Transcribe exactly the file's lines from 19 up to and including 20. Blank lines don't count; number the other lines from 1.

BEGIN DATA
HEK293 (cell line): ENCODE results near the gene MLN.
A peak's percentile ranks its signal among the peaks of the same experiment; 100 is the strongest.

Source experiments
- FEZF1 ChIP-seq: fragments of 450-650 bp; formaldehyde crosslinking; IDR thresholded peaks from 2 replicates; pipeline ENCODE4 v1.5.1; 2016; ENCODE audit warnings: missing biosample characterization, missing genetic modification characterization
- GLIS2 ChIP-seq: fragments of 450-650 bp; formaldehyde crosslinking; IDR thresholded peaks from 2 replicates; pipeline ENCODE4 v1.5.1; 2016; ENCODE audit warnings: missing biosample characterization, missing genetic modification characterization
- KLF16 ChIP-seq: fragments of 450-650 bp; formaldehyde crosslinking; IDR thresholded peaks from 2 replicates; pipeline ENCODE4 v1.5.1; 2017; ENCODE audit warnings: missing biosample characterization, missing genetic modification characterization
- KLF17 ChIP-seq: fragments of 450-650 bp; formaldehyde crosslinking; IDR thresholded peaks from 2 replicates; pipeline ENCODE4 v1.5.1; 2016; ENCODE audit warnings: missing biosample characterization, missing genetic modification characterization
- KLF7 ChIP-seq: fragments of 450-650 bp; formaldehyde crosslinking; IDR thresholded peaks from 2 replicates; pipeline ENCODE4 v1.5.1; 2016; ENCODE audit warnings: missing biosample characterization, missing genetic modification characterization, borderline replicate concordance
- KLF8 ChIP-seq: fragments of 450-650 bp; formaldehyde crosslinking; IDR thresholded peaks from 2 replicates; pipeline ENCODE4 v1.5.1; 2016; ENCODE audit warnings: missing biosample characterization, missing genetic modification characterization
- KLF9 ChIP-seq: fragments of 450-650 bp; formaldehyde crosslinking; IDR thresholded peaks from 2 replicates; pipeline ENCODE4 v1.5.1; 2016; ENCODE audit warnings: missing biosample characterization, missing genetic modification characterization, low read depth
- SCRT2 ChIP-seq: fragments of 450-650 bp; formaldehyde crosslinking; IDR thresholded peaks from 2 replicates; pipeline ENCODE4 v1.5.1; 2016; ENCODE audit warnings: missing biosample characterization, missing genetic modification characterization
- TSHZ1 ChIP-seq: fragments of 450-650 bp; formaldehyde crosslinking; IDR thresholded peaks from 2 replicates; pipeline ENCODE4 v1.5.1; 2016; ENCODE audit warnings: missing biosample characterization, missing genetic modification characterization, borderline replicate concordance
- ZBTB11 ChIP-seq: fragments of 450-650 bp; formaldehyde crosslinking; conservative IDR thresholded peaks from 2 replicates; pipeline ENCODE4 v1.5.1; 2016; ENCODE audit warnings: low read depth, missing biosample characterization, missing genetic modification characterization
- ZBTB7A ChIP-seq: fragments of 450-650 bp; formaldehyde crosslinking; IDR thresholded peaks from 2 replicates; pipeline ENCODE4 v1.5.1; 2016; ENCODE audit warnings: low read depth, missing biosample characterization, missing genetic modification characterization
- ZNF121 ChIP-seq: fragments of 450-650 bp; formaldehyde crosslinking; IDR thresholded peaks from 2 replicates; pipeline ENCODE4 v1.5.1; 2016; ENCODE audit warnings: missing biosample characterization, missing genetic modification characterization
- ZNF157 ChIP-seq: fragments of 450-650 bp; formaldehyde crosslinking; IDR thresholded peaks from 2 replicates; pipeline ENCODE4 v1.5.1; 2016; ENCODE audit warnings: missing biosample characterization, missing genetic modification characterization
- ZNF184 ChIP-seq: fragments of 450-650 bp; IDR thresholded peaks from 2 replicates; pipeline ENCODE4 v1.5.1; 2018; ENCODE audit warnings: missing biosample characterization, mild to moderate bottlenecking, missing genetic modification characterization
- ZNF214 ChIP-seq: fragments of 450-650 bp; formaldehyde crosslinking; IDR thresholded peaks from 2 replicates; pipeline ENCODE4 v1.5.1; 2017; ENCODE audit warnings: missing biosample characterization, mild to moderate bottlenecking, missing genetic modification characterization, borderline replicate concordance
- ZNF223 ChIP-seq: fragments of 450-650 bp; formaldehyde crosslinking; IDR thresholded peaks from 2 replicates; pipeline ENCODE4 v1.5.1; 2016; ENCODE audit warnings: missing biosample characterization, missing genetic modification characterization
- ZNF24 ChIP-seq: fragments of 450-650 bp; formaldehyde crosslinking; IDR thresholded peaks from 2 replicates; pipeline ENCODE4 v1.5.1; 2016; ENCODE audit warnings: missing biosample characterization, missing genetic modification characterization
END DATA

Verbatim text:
- ZNF223 ChIP-seq: fragments of 450-650 bp; formaldehyde crosslinking; IDR thresholded peaks from 2 replicates; pipeline ENCODE4 v1.5.1; 2016; ENCODE audit warnings: missing biosample characterization, missing genetic modification characterization
- ZNF24 ChIP-seq: fragments of 450-650 bp; formaldehyde crosslinking; IDR thresholded peaks from 2 replicates; pipeline ENCODE4 v1.5.1; 2016; ENCODE audit warnings: missing biosample characterization, missing genetic modification characterization